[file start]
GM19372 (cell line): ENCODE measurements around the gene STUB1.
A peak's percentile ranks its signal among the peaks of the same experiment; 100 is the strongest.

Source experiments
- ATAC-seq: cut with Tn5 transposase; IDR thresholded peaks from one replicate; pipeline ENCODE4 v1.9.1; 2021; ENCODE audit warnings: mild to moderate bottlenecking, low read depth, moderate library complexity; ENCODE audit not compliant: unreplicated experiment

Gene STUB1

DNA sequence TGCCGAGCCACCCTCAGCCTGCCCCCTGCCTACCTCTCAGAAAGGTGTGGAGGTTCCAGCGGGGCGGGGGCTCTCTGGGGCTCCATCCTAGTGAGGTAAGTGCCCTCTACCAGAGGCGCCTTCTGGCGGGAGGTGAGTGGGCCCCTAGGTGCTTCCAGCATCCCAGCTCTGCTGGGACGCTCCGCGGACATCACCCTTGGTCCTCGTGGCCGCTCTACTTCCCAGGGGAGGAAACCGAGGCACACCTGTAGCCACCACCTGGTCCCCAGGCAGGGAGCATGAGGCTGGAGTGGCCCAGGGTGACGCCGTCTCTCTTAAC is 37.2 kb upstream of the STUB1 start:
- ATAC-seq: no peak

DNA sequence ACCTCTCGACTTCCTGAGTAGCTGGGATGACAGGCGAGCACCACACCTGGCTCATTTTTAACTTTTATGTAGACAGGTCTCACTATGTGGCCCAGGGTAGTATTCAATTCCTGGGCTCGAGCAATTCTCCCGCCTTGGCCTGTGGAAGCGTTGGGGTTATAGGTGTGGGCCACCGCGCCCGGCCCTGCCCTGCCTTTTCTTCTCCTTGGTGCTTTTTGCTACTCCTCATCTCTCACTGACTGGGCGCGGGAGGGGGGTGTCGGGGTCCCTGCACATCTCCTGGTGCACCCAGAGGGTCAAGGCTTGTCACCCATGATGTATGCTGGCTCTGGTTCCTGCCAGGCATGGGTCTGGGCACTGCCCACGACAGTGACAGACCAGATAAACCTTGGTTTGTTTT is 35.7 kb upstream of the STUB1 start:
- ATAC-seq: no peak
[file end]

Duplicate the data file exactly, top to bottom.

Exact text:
GM19372 (cell line): ENCODE measurements around the gene STUB1.
A peak's percentile ranks its signal among the peaks of the same experiment; 100 is the strongest.

Source experiments
- ATAC-seq: cut with Tn5 transposase; IDR thresholded peaks from one replicate; pipeline ENCODE4 v1.9.1; 2021; ENCODE audit warnings: mild to moderate bottlenecking, low read depth, moderate library complexity; ENCODE audit not compliant: unreplicated experiment

Gene STUB1

DNA sequence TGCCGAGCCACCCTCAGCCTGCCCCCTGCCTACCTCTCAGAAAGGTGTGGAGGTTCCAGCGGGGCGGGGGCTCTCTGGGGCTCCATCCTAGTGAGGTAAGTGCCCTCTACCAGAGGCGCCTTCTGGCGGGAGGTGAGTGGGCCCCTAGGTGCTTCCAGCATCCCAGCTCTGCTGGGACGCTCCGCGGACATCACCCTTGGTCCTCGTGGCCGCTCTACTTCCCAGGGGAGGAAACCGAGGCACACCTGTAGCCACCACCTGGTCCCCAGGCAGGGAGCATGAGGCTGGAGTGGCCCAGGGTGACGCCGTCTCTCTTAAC is 37.2 kb upstream of the STUB1 start:
- ATAC-seq: no peak

DNA sequence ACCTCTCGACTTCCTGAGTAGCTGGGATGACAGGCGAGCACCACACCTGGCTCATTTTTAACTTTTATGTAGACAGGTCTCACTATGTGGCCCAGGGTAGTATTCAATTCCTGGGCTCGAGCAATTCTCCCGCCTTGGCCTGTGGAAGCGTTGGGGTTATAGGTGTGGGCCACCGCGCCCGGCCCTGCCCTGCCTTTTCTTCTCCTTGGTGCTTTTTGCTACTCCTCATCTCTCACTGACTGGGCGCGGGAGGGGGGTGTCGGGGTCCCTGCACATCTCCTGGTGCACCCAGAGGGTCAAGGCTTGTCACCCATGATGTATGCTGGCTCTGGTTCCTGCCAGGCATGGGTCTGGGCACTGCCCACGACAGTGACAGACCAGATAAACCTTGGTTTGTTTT is 35.7 kb upstream of the STUB1 start:
- ATAC-seq: no peak